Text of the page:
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She's Not That Innocent

music critique by Matthew Webber

When Britney Spears sang, "I'm not that innocent," she finally declared what many already suspected. Few post-pubescent males who saw her sexy schoolgirl routine in her first music video, "Baby One More Time," were calling her innocent. Most of them were calling her a babe. Parents of impressionable girls couldn't call her innocent after she stripped to a sheer bodysuit during her infamous MTV Video Music Awards performance. They probably called her unprintable names.

If any doubt about her innocence remained, her first video from her third album, Britney, erased it. In "I'm a Slave 4 U," Britney's dance moves are so hot that other dancers literally lick the sweat from her face. This happens while she is wearing her underpants on top of her low-riding jeans and after she has asked everybody whether they "wanna dance up on" her.

Britney doesn't feel guilty about all this attention because, as she says in the song's intro, "I know I may be young, but I've got feelings too, and I need to do what I feel like doing." Apparently, what she feels like doing is revealing her midriff and much of her chest, but since she is "young" and has "feelings," we are supposed to forgive her. A previous lyric to the contrary, she wants to be viewed as innocent after all.

Most of Britney's songs deal with her coming of age. In "Baby One More Time," she is a heartbroken teenager who sings, "My loneliness is killing me." In "Stronger," she lets us know she's matured because, as she sings, "My loneliness ain't killing me no more." The title of a new song encapsulates her theme: "I'm Not a Girl, Not Yet a Woman."

This adolescent dilemma is common and important, and an artist such as Britney Spears has as much a right to discuss it as Madonna, Judy Blume or Sylvia Plath. However, one problem with Britney is that, up until this stage of her career, she hasn't taken responsibility for her messages. Another problem is that, up until now, most of the messages she's been expressing have not been hers; she's merely been a mouthpiece (and the most palatable face and body) of her male songwriters, producers and directors. If she's been a slave for anyone, she's been a slave for the people who created her image. This is what makes her so dangerous a spokesperson.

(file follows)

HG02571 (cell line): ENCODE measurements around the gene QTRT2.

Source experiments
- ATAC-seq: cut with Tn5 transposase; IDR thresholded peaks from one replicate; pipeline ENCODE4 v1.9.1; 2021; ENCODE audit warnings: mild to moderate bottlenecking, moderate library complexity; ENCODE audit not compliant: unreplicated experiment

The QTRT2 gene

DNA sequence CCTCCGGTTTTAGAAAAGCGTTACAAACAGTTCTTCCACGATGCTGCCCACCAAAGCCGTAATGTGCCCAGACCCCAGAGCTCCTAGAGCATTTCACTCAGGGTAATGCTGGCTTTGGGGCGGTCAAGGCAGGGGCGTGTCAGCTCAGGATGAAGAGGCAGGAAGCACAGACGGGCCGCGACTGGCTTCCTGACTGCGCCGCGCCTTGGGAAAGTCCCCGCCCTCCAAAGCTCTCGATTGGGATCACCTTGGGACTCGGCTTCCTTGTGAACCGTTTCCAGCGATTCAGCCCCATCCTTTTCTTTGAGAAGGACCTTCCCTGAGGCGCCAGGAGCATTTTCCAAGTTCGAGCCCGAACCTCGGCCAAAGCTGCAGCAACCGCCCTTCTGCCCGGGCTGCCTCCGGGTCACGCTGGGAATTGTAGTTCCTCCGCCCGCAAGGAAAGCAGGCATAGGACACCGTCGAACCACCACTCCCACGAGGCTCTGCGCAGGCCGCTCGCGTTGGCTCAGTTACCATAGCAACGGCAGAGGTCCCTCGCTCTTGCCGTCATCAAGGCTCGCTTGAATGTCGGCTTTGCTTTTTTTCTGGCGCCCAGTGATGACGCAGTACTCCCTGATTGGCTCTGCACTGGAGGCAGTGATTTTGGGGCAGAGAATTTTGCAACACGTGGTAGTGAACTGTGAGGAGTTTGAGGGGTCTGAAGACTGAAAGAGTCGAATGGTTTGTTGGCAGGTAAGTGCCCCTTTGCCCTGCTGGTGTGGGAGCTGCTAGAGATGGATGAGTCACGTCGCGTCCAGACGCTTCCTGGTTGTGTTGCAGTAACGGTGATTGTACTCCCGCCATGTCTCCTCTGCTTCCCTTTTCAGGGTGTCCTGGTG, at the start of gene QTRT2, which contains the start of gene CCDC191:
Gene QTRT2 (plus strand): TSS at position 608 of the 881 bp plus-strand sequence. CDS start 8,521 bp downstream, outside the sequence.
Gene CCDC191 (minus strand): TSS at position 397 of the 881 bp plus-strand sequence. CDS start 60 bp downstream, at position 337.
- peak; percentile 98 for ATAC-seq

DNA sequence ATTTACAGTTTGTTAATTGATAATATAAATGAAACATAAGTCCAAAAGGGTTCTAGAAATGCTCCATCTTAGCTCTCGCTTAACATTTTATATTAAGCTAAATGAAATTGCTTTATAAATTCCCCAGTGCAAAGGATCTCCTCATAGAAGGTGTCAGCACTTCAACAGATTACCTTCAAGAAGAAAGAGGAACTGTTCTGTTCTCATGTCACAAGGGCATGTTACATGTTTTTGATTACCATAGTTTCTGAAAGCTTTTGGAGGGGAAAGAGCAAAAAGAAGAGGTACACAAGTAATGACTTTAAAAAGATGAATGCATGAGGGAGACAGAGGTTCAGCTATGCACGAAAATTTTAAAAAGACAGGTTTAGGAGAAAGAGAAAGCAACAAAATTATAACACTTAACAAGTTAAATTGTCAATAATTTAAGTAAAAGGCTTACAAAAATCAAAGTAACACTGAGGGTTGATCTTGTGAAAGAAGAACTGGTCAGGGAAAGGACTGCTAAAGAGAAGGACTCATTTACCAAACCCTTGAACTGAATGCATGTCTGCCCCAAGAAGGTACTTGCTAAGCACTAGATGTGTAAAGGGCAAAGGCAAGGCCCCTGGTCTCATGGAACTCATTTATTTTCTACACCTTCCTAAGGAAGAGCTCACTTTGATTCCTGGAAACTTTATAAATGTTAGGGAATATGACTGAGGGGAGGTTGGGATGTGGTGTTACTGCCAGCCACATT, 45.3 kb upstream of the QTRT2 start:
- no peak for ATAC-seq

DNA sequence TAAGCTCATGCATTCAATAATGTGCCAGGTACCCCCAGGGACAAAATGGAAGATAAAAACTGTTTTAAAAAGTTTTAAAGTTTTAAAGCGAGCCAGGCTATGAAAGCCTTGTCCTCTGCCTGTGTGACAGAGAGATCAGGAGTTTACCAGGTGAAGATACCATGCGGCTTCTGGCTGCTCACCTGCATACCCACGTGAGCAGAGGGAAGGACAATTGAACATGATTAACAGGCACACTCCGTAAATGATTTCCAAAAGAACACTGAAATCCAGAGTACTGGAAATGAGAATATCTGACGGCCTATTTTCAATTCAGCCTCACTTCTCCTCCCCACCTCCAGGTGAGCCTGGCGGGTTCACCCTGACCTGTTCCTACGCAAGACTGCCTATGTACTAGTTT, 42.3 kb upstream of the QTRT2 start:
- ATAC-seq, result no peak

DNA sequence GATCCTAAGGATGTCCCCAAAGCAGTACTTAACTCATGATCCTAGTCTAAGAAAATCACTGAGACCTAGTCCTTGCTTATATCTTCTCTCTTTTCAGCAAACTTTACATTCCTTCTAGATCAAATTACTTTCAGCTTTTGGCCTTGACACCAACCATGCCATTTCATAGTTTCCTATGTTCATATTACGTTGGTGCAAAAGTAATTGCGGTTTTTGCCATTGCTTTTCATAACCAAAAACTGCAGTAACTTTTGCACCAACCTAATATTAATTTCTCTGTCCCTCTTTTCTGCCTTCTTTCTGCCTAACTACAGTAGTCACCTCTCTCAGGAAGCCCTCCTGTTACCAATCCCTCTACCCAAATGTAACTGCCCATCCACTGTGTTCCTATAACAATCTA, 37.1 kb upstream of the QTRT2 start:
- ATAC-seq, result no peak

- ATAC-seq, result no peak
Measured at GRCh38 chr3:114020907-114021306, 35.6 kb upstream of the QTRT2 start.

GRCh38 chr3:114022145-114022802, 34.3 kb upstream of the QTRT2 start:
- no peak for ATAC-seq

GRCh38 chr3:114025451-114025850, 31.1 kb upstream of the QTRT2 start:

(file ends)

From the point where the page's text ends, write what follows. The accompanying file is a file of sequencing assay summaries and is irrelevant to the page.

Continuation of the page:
Britney constantly defends her right to wear whatever she wants, and it's true she has that right. Like Charles Barkley before her, she claims she's not a role model, and she's right that she shouldn't be. However, when an 11-year-old girl knows all the words to all of her songs, has seen all of her videos and now thinks it's cool to wear hip-hugger pants, Britney is one of the biggest role models in that girl's life. A girl can only consume Britney's looks, body type and gyrations so many times before she starts to apply them to her still-developing self.

Maybe it really is okay for girls to be sensual. Maybe some girls do become women (to use Britney's terminology) sooner than others. The main reason Britney, Madonna or a novel like Forever are so controversial is because our culture hasn't quite figured this out. A girl could more easily digest these messages if Britney would try to explain them. Instead, she attempts to absolve herself through some sound-bitten mumbo-jumbo about her artistry.

People shouldn't hate Britney because of her sexy image. They should hate her because she pretends to own it, when really it owns her. She can't explain her message because, well, she just can't. The message was never hers; she's just one of its youngest and most curvaceous messengers. She deserves whatever criticism she gets, even if (and especially because) she doesn't understand it.

Issue 9, April 2002 | next article

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